The opinion of the court was delivered by: Oliver W. Wanger United States District Judge
ORDER GRANTING MOTION TO REMAND; GRANTING IN PART REQUEST FOR ATTORNEYS' FEES AND COSTS; AND DENYING REQUEST TO BAR FUTURE REMOVALS (DOC. 3)
This action concerns real property located at 1200 Dorian Drive, Bakersfield, California 93304 ("Subject Property"). Plaintiff, U.S. Bank National Association, purchased the property pursuant to a Trustee's Deed Upon sale, recorded on or about November 1, 2010 in the Official Records of Kern County. See Doc. 1, Ex. 1, Complaint, at ¶ 4. On November 17, 2010, Plaintiff filed an Unlawful Detainer action regarding the Subject Property against Defendant Beatriz Gonzales in Kern County Superior Court - Metropolitan Judicial District. See Complaint. After being served with the Complaint on December 5, 2010, Doc. 3-2, Ex. 2 (proof of personal service upon Beatriz Gonzales), Defendant failed to answer and default judgment was entered on January 4, 2011.
On January 12, 2011, Defendant, who proceeds pro se, removed this action to federal court. Plaintiff timely filed its motion to remand on February 10, 2011 pursuant to Title 28 U.S.C. § 1447(c)(motion to remand on the basis of any defect other than lack of subject matter jurisdiction must be made within 30 days of filing of notice of removal). Defendant did not file an opposition.
Remand is required here because removal was untimely. Notice of removal of a civil action must be filed "within thirty days after the receipt by the defendant, through service or otherwise, of a copy of the initial pleading setting forth the claim or relief upon which such action or proceeding is based...." 28 U.S.C. § 1446(b). Here, Defendant was personally served on December 5, 2010. The notice of removal, filed more than thirty days later on January 12, 2011, was therefore untimely.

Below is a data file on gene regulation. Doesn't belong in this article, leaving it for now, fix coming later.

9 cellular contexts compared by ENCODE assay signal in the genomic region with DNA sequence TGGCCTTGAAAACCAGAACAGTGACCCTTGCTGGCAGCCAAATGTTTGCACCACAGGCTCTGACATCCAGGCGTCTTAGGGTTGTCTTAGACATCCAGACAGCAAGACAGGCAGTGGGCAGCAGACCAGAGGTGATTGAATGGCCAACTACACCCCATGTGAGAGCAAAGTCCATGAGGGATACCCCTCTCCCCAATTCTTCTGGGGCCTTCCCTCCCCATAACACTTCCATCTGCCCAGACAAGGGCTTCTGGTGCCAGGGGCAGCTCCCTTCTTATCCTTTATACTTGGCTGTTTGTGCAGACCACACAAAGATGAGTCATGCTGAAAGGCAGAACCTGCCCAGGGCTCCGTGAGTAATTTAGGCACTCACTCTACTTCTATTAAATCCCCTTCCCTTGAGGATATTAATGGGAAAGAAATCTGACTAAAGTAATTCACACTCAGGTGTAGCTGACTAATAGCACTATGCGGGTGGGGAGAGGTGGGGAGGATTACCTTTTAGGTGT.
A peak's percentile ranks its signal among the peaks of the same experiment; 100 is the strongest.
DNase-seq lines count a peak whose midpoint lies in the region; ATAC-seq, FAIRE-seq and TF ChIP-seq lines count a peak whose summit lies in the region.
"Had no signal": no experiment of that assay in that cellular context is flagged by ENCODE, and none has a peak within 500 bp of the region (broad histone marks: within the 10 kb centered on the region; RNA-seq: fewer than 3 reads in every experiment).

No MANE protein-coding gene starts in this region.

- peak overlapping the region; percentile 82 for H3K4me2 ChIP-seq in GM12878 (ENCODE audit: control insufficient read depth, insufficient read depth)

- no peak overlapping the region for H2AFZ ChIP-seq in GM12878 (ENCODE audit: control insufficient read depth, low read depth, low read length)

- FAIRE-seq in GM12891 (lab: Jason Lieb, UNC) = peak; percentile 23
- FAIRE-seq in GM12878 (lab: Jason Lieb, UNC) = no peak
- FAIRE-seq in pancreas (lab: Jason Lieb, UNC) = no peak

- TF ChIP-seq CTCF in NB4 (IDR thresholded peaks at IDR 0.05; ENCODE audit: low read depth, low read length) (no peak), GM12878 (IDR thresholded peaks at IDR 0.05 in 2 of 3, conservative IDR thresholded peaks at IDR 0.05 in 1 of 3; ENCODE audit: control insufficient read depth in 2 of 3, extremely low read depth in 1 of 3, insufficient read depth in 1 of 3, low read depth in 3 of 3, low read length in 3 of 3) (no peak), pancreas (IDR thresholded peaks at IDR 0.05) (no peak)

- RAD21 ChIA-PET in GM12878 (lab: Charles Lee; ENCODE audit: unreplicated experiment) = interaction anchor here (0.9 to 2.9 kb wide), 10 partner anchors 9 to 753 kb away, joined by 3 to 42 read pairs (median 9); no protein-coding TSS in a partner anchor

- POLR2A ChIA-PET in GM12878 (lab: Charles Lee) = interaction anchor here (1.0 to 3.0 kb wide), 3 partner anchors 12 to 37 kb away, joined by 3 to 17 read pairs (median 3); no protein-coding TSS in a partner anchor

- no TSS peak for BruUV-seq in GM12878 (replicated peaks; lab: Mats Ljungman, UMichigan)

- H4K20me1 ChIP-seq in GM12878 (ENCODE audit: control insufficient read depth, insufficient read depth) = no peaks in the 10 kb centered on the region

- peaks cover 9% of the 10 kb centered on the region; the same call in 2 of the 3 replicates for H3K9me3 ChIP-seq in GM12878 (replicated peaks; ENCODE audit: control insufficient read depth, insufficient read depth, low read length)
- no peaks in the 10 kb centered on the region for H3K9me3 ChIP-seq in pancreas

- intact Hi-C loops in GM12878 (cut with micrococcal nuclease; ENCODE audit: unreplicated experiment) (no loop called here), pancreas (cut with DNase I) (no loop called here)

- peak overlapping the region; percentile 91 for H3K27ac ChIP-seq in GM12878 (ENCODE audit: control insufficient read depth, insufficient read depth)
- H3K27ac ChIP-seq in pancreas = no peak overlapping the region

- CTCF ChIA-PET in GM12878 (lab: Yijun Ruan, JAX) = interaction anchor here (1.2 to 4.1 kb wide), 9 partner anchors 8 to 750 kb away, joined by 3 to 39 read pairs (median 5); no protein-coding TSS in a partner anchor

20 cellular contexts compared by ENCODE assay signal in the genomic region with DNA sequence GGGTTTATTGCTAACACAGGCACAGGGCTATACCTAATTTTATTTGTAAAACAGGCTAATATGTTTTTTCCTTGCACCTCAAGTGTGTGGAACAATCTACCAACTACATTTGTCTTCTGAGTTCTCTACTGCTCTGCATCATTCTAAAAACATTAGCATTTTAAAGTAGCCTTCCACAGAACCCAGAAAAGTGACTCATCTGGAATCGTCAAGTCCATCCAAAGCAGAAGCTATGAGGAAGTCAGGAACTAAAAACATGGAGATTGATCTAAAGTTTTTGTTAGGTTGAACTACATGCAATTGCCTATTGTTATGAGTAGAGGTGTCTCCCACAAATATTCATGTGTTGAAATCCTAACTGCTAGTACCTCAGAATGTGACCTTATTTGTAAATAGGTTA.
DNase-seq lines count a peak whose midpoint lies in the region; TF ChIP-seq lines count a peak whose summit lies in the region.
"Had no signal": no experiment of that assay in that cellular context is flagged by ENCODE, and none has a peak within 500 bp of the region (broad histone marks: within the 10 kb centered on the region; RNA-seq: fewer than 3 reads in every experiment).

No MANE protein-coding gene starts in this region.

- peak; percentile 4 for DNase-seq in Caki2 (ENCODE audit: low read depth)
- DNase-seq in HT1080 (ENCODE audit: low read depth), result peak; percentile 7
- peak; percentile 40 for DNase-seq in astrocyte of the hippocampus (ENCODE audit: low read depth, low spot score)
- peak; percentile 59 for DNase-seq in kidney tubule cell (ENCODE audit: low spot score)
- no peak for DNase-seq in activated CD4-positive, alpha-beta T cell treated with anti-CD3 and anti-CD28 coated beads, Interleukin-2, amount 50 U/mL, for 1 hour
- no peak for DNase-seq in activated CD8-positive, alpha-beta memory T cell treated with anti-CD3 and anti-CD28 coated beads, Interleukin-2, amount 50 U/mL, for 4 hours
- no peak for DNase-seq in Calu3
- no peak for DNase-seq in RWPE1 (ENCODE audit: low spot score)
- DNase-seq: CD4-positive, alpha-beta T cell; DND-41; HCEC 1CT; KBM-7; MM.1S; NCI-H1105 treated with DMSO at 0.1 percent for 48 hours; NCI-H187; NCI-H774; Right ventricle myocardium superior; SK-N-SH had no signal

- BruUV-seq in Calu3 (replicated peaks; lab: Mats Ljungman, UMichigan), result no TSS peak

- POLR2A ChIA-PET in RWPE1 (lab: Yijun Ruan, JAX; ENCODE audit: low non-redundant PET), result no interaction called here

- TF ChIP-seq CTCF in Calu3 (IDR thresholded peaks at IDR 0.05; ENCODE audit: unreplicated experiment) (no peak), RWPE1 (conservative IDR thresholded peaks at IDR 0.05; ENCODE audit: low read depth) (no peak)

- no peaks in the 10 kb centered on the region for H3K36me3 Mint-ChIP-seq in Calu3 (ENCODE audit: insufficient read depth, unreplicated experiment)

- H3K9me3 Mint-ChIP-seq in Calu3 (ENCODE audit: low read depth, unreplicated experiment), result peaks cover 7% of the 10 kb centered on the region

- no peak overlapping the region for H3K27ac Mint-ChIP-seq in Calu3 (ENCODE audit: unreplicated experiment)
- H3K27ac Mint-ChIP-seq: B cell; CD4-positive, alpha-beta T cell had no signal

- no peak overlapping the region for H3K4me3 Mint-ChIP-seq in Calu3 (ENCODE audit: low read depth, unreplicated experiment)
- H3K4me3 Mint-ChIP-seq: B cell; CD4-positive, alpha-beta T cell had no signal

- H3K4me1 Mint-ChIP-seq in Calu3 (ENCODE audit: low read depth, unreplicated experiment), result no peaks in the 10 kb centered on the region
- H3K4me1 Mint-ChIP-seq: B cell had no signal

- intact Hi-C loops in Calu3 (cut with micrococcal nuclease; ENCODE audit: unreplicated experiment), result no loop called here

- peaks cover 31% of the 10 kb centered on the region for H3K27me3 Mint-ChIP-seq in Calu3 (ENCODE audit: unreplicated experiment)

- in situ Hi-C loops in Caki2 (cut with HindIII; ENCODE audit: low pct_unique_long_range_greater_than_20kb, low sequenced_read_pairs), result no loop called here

Even if the notice of removal had been timely, the case does not satisfy the requirements of the removal statute, 28 U.S.C. § 1441, which provides that a defendant may remove to federal court any action over which the federal court would have original jurisdiction:
Except as otherwise expressly provided by Act of Congress, any civil action brought in a State court of which the district courts of the United States have original jurisdiction, may be removed by the defendant or the defendants, to the district court of the United States for the district and division embracing the place where such action is pending. For purposes of removal under this chapter, the citizenship of defendants sued under fictitious names shall be disregarded. 28 U.S.C. § 1441(a).
Federal courts have original jurisdiction over civil actions arising under the U.S. Constitution, federal laws, or treaties of the United States -- so called "federal questions." 28 U.S.C. § 1331. Federal Question jurisdiction is governed by the "well-pleaded complaint rule," which provides that the federal question must be presented on the face of the plaintiff's properly pleaded complaint. Wayne v. DHL Worldwide Express, 294 F.3d 1179, 1183 (9th Cir. 2002). The existence of a defense based on federal law is insufficient. Id. Here, there is no federal question jurisdiction because the face of the complaint reveals only one claim: a state law cause of action for Unlawful Detainer arising under California Code of Civil Procedure §1161(a), a local action involving the law of real property and contract.